Join us at E.P. Foster Library on Sunday, April 27, for “The Sweetest Sounds: The Music of Richard Rodgers,” a guest lecture by OLLI presenter Bruce Collins.
The lecture will include original cast recordings of some of Rodgers’ classics, together with the stories behind their creations.
The event is from 2 p.m. to 4 p.m. in the Topping Room. We look forward to seeing you there!
Of the two “end of the world” comedies released last year, This Is the End is set in L.A. and features the current Hollywood comedy brat pack, while The World’s End is set in a small British garden town and features a slightly more mature—but no less manic—guy group.
The World’s End is the latest film from director Edgar Wright and actors Simon Pegg and Nicholas Frost, who produced such bizarre classics as Shaun of the Dead (2004) and Hot Fuzz (2007). These films often also feature a kind of stock company of fellow actors, and as a staunch Anglophile I thought it would be interesting to see what other films from the group’s members are in the Ventura County Library collections (as are both The World’s End and This Is the End).
One of the most amusing Pegg/Frost comedies is Paul (2011), which is about two aging British fanboys who attend a science fiction convention in L.A. and end up having a bizarre close encounter of their own on a road trip to find Area 51.
Pegg, also a screenwriter, is a regular in the recent Star Trek and Mission Impossible films, and does a lot of animation voice work, as does Frost.
Probably the most well-known other guy is the Hobbit himself, Martin Freeman. He has the lead in The Good Night (2007), a film about a relationship-impaired musician who can only be with his dream love in dreams. The ironic conclusion gives new meaning to all those song lyrics about dreaming forever.
Freeman is also Watson in the recent Sherlock TV series, and stars in the new FX series Fargo, which premieres April 15.
One of the more prolific members of this group is Irish actor/writer/director Paddy Considine, best known for The Bourne Ultimatum (2007).
Surprisingly, considering his comic turns in the Pegg/Frost films, Considine has been involved with some of the most serious (and seriously depressing) recent films. Pu-239 (2006) is an HBO drama about a worker caught in a deadly accident in a Russian nuclear plant who steals a stash of weapons-grade plutonium in a botched attempt to sell it to provide for his wife and child when he is written off by the plant managers.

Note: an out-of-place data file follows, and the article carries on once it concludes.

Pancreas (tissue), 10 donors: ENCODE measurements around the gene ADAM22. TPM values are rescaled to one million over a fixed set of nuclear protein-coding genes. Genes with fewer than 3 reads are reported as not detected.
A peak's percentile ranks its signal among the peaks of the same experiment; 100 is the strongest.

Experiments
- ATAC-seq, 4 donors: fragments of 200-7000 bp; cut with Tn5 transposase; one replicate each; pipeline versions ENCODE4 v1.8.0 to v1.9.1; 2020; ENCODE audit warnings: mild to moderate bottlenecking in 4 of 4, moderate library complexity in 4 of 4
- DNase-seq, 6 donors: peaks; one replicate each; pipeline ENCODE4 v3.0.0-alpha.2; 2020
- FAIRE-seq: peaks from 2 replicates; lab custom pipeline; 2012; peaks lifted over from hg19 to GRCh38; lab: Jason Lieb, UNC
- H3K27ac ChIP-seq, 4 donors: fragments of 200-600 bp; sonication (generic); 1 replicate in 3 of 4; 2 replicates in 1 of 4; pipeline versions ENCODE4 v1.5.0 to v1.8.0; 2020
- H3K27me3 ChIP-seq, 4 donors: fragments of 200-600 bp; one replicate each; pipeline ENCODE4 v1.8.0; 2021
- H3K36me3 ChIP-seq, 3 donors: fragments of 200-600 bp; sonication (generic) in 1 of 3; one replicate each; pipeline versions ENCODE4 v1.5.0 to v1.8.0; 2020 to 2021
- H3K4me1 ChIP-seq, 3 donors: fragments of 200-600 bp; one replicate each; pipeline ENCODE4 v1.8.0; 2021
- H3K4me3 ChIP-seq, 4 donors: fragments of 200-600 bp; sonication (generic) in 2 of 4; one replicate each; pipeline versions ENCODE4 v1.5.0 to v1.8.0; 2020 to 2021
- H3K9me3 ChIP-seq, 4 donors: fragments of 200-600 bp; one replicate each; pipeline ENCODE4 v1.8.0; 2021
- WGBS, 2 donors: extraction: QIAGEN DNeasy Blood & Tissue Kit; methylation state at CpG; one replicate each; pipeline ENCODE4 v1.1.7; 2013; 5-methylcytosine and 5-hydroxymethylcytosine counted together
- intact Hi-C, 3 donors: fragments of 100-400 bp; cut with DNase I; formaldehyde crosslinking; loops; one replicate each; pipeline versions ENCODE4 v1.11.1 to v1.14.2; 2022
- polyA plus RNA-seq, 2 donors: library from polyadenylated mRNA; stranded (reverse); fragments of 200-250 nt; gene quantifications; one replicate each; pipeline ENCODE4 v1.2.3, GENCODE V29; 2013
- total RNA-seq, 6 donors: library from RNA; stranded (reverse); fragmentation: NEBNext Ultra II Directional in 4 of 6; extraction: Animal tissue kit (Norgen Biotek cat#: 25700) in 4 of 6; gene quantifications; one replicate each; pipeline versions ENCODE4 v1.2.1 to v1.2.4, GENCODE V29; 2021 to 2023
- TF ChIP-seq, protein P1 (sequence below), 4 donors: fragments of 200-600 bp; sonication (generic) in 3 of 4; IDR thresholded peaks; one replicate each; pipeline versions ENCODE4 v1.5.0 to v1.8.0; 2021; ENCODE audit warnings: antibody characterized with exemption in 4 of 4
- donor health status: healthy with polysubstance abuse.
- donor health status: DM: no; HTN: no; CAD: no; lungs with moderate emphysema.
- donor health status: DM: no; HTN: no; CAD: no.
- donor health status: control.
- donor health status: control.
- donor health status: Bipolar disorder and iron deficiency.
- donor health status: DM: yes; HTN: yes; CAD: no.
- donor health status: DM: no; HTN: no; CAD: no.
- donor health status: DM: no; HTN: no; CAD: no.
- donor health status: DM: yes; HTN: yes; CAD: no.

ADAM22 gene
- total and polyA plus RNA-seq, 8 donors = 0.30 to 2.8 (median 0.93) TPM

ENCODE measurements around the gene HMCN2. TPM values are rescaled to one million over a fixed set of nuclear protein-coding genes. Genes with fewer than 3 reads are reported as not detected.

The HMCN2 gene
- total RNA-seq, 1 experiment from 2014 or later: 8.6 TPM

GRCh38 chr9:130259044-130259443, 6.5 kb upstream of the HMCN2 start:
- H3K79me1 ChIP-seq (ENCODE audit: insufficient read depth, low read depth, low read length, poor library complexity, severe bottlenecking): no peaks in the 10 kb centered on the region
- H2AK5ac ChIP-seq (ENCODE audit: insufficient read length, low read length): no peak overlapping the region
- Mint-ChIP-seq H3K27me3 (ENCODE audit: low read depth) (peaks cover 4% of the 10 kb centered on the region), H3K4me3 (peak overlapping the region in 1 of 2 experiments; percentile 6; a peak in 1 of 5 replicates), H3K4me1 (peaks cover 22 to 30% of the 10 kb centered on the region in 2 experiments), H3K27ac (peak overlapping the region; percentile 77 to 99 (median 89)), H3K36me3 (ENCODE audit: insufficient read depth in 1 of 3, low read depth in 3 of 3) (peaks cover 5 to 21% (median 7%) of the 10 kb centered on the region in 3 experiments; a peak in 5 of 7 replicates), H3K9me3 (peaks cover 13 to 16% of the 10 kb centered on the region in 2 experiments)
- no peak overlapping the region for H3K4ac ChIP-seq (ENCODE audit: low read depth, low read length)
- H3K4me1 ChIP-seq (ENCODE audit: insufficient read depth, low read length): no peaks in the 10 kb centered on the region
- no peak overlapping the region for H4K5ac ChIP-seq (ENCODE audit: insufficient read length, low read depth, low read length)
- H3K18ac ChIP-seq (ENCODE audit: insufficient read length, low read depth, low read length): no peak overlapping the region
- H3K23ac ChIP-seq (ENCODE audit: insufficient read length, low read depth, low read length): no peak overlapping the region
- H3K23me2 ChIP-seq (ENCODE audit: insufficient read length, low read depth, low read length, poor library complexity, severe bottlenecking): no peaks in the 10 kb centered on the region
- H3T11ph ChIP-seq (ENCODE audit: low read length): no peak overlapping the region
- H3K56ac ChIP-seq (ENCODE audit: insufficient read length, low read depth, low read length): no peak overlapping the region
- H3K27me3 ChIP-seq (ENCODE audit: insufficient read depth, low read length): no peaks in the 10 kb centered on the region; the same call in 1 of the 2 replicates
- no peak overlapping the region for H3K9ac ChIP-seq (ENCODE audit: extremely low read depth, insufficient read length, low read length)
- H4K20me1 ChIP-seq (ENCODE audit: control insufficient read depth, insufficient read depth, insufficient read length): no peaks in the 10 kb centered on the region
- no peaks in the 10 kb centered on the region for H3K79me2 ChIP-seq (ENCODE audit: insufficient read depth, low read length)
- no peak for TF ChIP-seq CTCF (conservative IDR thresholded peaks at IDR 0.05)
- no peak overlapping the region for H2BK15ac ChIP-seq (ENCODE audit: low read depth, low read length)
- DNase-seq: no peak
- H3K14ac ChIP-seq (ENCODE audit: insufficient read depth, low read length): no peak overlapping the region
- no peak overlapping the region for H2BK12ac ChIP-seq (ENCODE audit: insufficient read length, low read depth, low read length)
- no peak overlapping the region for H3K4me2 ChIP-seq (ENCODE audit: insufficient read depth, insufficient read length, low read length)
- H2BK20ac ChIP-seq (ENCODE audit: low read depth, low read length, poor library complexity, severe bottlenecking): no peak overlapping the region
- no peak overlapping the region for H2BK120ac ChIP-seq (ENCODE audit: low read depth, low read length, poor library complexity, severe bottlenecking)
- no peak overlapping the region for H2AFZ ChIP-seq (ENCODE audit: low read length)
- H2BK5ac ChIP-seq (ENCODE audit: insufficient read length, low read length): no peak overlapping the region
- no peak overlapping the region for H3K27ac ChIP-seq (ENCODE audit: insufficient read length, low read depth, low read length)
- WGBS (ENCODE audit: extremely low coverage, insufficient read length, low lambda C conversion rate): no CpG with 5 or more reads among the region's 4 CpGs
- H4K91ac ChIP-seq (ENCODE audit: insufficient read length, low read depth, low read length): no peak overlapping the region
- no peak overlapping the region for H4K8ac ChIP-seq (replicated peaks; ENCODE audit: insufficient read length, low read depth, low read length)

In director Jim Sherman’s In America (2002), Considine is the father of a poor Irish family who emigrates to America, ending up in an impoverished apartment in New York’s Hell’s Kitchen. The film won three Academy Awards and features amazing performances by the two young actresses who portray the family’s daughters.
Considine is also in a remake of French director Claude Chabrol’s Hitchcockian thriller, The Cry of the Owl (2009), based on a novel by Patricia Highsmith. Considine also wrote and directed Tyrannosaur (2011), which unfortunately is not in the Ventura collections. Perhaps that’s just as well, as reviews have cited it as—though excellently done—one of the most disturbing films about male rage ever made.
It’s interesting how a mainstream feature such as the well-publicized The World’s End can lead you to explore your friendly local library’s film vaults to discover a variety of lesser-known but interesting, off-beat (and free!) film discoveries.